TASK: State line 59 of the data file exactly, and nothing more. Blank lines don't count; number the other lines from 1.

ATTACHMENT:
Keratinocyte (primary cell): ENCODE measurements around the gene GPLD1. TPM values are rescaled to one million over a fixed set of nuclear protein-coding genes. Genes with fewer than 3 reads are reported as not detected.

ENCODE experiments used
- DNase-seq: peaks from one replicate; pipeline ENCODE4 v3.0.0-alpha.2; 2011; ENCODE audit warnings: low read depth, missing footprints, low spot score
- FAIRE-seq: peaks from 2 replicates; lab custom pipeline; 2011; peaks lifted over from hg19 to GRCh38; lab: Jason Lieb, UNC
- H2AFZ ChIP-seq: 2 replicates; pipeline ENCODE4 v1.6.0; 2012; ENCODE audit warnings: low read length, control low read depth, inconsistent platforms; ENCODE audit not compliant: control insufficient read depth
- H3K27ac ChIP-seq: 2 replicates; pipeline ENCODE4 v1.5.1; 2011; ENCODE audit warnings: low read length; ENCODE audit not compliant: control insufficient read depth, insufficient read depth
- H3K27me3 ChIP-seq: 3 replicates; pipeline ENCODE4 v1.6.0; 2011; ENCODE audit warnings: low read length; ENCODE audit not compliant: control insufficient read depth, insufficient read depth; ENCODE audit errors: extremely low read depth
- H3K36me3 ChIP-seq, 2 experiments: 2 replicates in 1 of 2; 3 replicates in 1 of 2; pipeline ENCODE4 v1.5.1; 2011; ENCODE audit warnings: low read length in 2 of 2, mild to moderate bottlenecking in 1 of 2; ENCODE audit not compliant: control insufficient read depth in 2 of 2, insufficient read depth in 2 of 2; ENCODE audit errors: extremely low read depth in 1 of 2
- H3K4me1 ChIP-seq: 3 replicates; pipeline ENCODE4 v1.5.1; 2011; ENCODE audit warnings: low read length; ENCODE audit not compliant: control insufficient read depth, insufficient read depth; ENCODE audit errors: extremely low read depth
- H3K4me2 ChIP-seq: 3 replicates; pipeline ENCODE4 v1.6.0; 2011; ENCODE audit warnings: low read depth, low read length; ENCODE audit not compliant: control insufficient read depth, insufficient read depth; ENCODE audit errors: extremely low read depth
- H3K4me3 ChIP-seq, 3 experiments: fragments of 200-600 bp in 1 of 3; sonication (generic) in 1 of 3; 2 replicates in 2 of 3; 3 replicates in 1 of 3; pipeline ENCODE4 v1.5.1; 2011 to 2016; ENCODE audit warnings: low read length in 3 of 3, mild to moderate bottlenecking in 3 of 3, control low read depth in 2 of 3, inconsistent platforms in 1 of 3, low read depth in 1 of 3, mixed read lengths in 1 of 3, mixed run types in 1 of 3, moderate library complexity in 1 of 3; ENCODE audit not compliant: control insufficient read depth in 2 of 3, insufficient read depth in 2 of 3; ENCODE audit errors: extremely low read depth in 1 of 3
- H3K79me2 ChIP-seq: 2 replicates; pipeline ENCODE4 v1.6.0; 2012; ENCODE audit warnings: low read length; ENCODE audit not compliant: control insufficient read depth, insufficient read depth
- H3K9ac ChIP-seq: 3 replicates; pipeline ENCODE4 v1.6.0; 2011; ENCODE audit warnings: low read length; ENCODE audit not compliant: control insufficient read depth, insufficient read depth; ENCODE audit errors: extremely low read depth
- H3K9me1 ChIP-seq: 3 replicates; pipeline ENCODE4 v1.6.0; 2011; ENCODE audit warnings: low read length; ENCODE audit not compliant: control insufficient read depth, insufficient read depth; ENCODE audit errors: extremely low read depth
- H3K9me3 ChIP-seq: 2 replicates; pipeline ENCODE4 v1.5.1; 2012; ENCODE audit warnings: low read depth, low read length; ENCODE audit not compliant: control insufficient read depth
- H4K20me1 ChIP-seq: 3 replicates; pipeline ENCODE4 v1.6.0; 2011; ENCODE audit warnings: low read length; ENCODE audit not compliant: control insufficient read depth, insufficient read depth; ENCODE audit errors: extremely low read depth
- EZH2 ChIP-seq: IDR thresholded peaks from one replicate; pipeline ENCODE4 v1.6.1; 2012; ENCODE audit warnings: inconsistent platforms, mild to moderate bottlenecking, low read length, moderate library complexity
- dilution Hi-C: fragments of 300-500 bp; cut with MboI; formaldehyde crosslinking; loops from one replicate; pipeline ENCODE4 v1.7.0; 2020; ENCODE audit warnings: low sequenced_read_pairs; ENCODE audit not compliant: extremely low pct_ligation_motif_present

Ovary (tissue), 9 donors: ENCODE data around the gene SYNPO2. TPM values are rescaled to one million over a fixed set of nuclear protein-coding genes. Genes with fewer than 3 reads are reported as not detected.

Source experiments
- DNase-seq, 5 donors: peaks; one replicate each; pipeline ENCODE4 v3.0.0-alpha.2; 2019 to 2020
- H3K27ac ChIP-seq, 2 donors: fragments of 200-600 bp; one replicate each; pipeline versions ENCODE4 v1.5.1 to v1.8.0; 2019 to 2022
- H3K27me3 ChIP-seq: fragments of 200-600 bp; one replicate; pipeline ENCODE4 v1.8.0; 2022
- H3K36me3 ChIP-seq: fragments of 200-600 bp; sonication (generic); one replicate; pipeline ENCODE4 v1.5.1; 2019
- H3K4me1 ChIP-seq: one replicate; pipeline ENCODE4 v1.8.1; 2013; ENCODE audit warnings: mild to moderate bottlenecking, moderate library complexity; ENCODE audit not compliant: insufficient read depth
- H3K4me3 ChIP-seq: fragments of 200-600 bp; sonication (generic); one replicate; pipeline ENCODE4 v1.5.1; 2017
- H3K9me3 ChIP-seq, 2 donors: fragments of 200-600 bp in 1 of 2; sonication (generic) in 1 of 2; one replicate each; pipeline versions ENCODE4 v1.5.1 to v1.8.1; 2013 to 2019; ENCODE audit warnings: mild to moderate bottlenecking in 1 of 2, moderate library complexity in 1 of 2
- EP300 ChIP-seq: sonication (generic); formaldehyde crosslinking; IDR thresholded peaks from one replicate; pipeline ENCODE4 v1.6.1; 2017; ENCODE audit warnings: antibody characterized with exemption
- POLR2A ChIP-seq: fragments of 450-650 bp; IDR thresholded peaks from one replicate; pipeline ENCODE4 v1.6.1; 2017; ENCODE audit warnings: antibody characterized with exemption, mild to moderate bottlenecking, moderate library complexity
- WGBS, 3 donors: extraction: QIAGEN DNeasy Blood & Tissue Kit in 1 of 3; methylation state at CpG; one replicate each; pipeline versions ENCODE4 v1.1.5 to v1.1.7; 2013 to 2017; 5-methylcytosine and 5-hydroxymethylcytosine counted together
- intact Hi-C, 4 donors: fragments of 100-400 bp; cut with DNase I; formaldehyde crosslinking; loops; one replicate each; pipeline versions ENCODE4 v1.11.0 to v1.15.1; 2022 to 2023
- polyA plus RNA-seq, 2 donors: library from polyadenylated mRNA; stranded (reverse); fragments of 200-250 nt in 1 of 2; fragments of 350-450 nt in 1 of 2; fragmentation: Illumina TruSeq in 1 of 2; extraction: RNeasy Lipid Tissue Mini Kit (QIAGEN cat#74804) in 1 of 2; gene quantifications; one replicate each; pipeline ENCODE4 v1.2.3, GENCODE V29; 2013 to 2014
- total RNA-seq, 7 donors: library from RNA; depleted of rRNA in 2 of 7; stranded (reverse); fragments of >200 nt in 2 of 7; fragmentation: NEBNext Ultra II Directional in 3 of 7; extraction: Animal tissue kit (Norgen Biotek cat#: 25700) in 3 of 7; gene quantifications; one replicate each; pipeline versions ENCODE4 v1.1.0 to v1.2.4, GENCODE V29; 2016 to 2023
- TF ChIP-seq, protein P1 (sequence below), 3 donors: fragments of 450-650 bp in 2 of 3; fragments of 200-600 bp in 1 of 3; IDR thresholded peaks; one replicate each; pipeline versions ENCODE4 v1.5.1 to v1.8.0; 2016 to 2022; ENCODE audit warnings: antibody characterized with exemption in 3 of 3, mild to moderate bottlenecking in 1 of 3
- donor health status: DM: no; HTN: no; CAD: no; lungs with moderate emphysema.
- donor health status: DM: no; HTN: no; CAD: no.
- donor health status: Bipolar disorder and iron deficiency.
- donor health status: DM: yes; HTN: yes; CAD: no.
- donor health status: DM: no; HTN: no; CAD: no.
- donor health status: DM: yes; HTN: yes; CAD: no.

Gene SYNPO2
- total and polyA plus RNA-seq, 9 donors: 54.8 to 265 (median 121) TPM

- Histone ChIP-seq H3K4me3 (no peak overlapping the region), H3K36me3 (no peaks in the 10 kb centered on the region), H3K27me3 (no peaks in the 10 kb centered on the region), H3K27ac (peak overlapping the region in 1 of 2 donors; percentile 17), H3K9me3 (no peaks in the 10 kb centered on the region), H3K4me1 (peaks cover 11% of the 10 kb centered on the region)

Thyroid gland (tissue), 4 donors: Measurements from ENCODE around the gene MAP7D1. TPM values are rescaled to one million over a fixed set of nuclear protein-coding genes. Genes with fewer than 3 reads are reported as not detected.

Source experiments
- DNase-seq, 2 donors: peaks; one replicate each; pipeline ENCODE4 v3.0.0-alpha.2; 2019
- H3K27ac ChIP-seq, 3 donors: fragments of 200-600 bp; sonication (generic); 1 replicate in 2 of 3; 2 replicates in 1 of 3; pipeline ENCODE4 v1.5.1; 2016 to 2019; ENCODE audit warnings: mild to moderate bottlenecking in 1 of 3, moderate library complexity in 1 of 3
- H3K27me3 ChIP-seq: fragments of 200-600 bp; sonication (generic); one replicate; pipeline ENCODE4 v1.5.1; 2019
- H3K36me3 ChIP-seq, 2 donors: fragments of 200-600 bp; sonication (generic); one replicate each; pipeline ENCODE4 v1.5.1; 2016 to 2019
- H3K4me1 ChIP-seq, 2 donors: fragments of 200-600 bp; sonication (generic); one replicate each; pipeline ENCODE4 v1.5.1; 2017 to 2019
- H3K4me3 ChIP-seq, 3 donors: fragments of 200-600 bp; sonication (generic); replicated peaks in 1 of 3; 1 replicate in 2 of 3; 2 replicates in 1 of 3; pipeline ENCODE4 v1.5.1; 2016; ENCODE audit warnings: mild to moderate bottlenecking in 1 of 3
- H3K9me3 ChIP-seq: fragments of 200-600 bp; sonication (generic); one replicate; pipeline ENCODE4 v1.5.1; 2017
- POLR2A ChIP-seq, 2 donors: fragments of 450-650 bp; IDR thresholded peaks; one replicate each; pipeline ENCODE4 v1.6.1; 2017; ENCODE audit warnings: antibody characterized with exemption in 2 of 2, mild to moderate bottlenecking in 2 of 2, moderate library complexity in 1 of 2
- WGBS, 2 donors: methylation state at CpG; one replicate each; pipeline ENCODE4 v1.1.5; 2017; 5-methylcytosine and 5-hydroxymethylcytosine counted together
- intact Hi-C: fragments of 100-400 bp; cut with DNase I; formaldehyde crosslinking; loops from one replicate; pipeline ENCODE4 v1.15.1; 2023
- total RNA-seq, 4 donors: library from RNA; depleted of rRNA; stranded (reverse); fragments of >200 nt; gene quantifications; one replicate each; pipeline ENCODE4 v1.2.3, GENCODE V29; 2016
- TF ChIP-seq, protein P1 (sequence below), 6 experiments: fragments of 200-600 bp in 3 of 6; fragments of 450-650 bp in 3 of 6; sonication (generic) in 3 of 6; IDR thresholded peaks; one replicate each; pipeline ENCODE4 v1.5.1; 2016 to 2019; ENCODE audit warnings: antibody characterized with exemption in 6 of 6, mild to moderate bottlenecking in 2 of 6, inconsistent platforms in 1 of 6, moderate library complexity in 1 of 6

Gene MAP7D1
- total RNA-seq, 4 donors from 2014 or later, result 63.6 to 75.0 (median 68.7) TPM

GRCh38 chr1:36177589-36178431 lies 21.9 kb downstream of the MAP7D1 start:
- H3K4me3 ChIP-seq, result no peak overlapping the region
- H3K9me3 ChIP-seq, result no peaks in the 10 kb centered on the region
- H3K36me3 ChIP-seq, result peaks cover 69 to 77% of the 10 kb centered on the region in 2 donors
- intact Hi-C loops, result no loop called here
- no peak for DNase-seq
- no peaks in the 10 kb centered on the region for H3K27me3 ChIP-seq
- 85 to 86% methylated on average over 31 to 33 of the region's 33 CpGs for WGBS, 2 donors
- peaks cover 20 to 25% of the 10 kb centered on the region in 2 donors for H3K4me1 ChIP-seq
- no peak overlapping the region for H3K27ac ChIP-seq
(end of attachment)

- total RNA-seq, 4 donors from 2014 or later, result 63.6 to 75.0 (median 68.7) TPM